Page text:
In 2014, the City Council of Donostia-San Sebastian, with the aim of improving the state of the streams, brought down in Artikutza seven small dams that were not previously used to facilitate fish mobility. In 2016 he decided to remove the Enobieta dam, keeping an unserviceable and expensive reservoir. Thus, he launched a pioneering project in Europe, since Enobias is one of the biggest dams that have been emptied so far. We take this opportunity to carry out our research with the aim of investigating the effects of the Enobieta dam on water quality, biodiversity and the functioning of the river ecosystem and its subsequent recovery.
Our main hypothesis was that when the reservoir was emptied, the sediments stored in the reservoir would move, which could damage both biodiversity and ecosystem function. However, we hope that, if it is gradually emptied, these damage will be very small and the recovery will be very rapid. Moreover, the emptying of the reservoir should have given rise to new areas of forest colonization.
To test it, 8 sections of the rivers of the Artikutza hydrographic network were analyzed: on the one hand, four control sections (K, one in the tributaries not affected by the reservoir and three other reservoirs) and on the other, four impact sections (I1, I2, I3 and I4) located under the reservoir following a distance gradient (Figure 3). In addition, for the follow-up of the entire process, the project was divided into three phases: the time when the reservoir was full (2018), the emptying phase (2019) and the recovery phase after unpacking (2020).
What has remained?
As of mid-2018, the level of the reservoir began to drop through a pipe that gradually poured the groundwater so that the upwelling sediments were covered and compacted as quickly as possible with vegetation. This was intended to minimise the transport of fine sediments during the final drainage phase and minimise potential impacts on water. Although turbidity increased markedly in the drainage phase, previous compaction allowed sediments to stabilize rapidly, significantly decreasing their transport at the start of the recovery phase. In this sense, even when the transport of the sediments was at the highest, there were no episodes of absence of oxygen, and in invertebrate communities that inhabit the rivers, for example, it had no impact, and the emptying opened the recovery window for those communities. In fact, at the end of the drainage phase, the state of the invertebrate communities under the dam began to improve in front of the state prior to the drainage of the dam, disappearing by the autumn of 2020 (end of our investigation) the damage already caused by the dam. The same was true of water chemistry. Although the dam was full of large concentrations of reduced metals, with the emptying of the reservoir, this influence slowly disappeared.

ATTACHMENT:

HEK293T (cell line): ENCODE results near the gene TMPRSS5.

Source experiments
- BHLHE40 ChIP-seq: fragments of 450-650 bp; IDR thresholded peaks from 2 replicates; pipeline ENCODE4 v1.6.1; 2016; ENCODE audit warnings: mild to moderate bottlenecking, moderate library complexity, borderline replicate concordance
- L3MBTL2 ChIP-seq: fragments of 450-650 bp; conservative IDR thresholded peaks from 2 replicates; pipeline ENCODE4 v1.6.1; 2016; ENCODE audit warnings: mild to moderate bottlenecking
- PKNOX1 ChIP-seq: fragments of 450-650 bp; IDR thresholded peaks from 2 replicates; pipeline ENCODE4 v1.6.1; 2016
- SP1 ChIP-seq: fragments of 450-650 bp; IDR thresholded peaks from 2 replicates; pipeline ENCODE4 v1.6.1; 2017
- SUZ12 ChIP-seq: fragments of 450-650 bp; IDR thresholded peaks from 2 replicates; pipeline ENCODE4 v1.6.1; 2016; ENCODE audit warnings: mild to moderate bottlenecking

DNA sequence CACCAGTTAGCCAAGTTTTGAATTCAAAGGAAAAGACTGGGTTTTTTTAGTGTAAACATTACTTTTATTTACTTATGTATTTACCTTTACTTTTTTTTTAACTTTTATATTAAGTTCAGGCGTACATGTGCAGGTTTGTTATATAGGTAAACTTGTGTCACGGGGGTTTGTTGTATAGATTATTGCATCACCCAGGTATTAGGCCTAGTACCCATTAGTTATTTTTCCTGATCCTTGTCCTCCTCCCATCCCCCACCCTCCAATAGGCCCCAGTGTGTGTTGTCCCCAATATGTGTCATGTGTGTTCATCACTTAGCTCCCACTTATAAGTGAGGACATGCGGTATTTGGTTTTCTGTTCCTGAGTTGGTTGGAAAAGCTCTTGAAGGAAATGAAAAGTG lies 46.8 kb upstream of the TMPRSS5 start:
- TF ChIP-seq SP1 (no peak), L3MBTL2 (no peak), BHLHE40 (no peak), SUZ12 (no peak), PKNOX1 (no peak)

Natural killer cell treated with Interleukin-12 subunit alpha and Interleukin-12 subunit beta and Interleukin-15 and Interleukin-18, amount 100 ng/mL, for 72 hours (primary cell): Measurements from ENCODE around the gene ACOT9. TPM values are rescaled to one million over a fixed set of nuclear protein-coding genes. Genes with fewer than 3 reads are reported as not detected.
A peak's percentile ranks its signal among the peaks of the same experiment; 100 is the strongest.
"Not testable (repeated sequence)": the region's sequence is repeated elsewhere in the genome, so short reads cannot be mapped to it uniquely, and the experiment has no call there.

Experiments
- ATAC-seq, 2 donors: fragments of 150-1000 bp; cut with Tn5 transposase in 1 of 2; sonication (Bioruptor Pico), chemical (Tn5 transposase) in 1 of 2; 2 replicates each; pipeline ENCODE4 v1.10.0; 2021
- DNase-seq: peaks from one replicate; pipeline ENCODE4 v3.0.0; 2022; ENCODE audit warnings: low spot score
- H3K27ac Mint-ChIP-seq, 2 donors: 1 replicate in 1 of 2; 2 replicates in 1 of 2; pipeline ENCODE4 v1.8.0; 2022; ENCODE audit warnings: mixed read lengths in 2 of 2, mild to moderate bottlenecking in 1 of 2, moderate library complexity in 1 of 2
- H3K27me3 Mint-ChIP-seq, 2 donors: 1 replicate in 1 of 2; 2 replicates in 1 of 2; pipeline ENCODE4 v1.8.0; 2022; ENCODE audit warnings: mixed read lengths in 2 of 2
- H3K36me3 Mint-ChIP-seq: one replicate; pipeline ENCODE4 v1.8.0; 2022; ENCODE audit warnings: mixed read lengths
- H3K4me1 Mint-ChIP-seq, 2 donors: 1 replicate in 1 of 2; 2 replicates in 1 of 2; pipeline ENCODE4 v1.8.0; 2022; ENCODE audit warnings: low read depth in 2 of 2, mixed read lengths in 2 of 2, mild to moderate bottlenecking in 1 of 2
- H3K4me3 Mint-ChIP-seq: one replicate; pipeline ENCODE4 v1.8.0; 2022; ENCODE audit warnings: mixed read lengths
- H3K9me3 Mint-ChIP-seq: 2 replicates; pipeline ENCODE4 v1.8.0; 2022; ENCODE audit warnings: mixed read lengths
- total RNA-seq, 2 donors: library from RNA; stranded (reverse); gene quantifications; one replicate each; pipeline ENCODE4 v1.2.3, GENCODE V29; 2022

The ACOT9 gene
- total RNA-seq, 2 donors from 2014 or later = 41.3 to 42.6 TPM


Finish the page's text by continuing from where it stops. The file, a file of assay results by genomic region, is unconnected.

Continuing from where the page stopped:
In the year 2020, among the vegetation that began to grow in the sediments that appeared in the reservoir, there were alises, willows, beech, bricklayers, etc., and at the end of the investigation, the old reservoir was completely covered with vegetation. Therefore, colonization of the sediments found in the reservoir is taking place very quickly (Figure 4).
And what have we learned?
Although the harmful effects of dams on rivers and streams are well known, little is known about the condition of their elimination, especially in the case of large dams, since most of the studies carried out so far concern the elimination of small dams.
Overall, the results indicate that, in our case, the emptying of the reservoir has not caused environmental problems and that the existing problems have rapidly disappeared. However, although the emptying of the Enobieta dam can help fill this gap, further research is still needed. Unlike Enobieta, other problems can occur in most places: contaminated sediments, invasive species, reforestation difficulties or problems with the population of the area, which will have different effects on responses. Therefore, when a reservoir ceases to be useful, it is interesting to analyze the effects of its demolition in order to analyze the water quality of the rivers and the response of organisms and the functioning of this action in different cases. Thus, future emptying and demolition of dams can be performed according to protocols that minimize the environmental impacts of the action.
So, reader, remember: although it looks like a lake, the reservoir in front of you is nothing more than an artificial structure that damages the rivers and, as you get older, will have to be removed with the least possible damage to the environment.